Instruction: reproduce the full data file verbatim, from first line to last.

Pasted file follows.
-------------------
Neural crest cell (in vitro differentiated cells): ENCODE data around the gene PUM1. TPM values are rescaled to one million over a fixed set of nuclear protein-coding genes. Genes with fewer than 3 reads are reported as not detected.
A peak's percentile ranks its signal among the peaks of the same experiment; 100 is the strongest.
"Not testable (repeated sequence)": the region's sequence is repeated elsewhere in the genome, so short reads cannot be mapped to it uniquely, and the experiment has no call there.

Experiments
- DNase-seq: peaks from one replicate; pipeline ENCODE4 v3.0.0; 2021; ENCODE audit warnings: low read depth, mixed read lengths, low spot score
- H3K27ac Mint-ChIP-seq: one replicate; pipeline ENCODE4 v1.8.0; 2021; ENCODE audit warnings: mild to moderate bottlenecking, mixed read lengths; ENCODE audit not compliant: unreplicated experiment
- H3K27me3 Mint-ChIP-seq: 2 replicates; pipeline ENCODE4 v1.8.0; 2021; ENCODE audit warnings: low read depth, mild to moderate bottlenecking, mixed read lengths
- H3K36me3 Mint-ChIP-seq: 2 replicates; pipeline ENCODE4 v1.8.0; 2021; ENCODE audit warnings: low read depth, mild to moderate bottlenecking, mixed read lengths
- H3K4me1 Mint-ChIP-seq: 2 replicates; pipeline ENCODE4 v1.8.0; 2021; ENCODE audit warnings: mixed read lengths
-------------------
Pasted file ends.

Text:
Neural crest cell (in vitro differentiated cells): ENCODE data around the gene PUM1. TPM values are rescaled to one million over a fixed set of nuclear protein-coding genes. Genes with fewer than 3 reads are reported as not detected.
A peak's percentile ranks its signal among the peaks of the same experiment; 100 is the strongest.
"Not testable (repeated sequence)": the region's sequence is repeated elsewhere in the genome, so short reads cannot be mapped to it uniquely, and the experiment has no call there.

Experiments
- DNase-seq: peaks from one replicate; pipeline ENCODE4 v3.0.0; 2021; ENCODE audit warnings: low read depth, mixed read lengths, low spot score
- H3K27ac Mint-ChIP-seq: one replicate; pipeline ENCODE4 v1.8.0; 2021; ENCODE audit warnings: mild to moderate bottlenecking, mixed read lengths; ENCODE audit not compliant: unreplicated experiment
- H3K27me3 Mint-ChIP-seq: 2 replicates; pipeline ENCODE4 v1.8.0; 2021; ENCODE audit warnings: low read depth, mild to moderate bottlenecking, mixed read lengths
- H3K36me3 Mint-ChIP-seq: 2 replicates; pipeline ENCODE4 v1.8.0; 2021; ENCODE audit warnings: low read depth, mild to moderate bottlenecking, mixed read lengths
- H3K4me1 Mint-ChIP-seq: 2 replicates; pipeline ENCODE4 v1.8.0; 2021; ENCODE audit warnings: mixed read lengths